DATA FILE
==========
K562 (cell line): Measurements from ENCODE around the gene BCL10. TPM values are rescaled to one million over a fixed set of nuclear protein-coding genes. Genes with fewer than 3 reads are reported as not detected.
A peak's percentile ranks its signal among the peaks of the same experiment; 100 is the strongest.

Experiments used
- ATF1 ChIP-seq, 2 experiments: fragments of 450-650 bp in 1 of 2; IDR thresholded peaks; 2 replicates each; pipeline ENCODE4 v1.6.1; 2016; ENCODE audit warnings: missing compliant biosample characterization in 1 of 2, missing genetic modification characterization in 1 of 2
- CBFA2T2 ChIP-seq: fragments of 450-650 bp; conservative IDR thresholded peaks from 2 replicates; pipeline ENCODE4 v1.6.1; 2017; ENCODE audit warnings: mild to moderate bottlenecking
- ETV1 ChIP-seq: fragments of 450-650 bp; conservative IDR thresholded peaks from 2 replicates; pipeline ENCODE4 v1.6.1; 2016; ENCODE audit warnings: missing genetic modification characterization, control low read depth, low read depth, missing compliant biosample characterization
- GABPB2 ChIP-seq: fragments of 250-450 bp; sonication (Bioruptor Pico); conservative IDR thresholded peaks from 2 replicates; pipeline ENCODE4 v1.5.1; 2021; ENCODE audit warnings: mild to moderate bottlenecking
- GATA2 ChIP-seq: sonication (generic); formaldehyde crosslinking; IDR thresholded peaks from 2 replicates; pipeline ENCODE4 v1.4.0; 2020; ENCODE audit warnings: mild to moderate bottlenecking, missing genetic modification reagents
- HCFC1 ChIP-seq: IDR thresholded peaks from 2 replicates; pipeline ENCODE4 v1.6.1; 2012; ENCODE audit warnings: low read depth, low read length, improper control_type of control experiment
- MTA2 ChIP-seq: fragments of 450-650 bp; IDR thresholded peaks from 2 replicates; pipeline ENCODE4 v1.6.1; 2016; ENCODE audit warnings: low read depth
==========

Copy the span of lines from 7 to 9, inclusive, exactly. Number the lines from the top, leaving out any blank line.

- GABPB2 ChIP-seq: fragments of 250-450 bp; sonication (Bioruptor Pico); conservative IDR thresholded peaks from 2 replicates; pipeline ENCODE4 v1.5.1; 2021; ENCODE audit warnings: mild to moderate bottlenecking
- GATA2 ChIP-seq: sonication (generic); formaldehyde crosslinking; IDR thresholded peaks from 2 replicates; pipeline ENCODE4 v1.4.0; 2020; ENCODE audit warnings: mild to moderate bottlenecking, missing genetic modification reagents
- HCFC1 ChIP-seq: IDR thresholded peaks from 2 replicates; pipeline ENCODE4 v1.6.1; 2012; ENCODE audit warnings: low read depth, low read length, improper control_type of control experiment